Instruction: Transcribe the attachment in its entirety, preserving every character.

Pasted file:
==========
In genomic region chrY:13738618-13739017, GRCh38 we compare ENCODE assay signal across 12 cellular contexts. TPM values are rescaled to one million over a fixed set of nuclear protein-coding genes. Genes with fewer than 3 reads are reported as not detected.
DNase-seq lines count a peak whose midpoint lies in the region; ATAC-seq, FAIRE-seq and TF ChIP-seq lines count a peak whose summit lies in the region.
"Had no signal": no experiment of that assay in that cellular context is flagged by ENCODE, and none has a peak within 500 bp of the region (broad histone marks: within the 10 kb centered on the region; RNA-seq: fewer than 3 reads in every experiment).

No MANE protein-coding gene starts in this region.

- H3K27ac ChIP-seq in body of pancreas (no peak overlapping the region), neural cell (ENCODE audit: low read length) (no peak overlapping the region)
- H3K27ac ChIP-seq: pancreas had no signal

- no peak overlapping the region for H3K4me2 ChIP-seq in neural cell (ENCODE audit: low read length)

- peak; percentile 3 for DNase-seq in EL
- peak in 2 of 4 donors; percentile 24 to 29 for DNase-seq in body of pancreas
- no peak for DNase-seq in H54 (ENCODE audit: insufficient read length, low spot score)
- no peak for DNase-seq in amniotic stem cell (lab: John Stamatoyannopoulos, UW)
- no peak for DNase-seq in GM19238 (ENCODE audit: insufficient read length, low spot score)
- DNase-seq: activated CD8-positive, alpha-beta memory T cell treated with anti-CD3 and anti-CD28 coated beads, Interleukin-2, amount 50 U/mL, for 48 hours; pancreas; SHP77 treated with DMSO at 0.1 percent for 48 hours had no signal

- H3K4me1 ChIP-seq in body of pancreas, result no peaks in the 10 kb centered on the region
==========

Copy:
In genomic region chrY:13738618-13739017, GRCh38 we compare ENCODE assay signal across 12 cellular contexts. TPM values are rescaled to one million over a fixed set of nuclear protein-coding genes. Genes with fewer than 3 reads are reported as not detected.
DNase-seq lines count a peak whose midpoint lies in the region; ATAC-seq, FAIRE-seq and TF ChIP-seq lines count a peak whose summit lies in the region.
"Had no signal": no experiment of that assay in that cellular context is flagged by ENCODE, and none has a peak within 500 bp of the region (broad histone marks: within the 10 kb centered on the region; RNA-seq: fewer than 3 reads in every experiment).

No MANE protein-coding gene starts in this region.

- H3K27ac ChIP-seq in body of pancreas (no peak overlapping the region), neural cell (ENCODE audit: low read length) (no peak overlapping the region)
- H3K27ac ChIP-seq: pancreas had no signal

- no peak overlapping the region for H3K4me2 ChIP-seq in neural cell (ENCODE audit: low read length)

- peak; percentile 3 for DNase-seq in EL
- peak in 2 of 4 donors; percentile 24 to 29 for DNase-seq in body of pancreas
- no peak for DNase-seq in H54 (ENCODE audit: insufficient read length, low spot score)
- no peak for DNase-seq in amniotic stem cell (lab: John Stamatoyannopoulos, UW)
- no peak for DNase-seq in GM19238 (ENCODE audit: insufficient read length, low spot score)
- DNase-seq: activated CD8-positive, alpha-beta memory T cell treated with anti-CD3 and anti-CD28 coated beads, Interleukin-2, amount 50 U/mL, for 48 hours; pancreas; SHP77 treated with DMSO at 0.1 percent for 48 hours had no signal

- H3K4me1 ChIP-seq in body of pancreas, result no peaks in the 10 kb centered on the region